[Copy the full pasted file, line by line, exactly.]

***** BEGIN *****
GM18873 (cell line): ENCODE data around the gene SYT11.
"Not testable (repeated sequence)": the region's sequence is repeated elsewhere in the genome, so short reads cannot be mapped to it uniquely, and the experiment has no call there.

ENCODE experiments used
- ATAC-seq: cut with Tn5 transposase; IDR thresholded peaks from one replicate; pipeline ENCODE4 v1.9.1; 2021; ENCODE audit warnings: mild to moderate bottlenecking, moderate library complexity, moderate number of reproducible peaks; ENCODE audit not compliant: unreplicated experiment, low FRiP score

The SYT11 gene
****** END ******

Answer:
GM18873 (cell line): ENCODE data around the gene SYT11.
"Not testable (repeated sequence)": the region's sequence is repeated elsewhere in the genome, so short reads cannot be mapped to it uniquely, and the experiment has no call there.

ENCODE experiments used
- ATAC-seq: cut with Tn5 transposase; IDR thresholded peaks from one replicate; pipeline ENCODE4 v1.9.1; 2021; ENCODE audit warnings: mild to moderate bottlenecking, moderate library complexity, moderate number of reproducible peaks; ENCODE audit not compliant: unreplicated experiment, low FRiP score

The SYT11 gene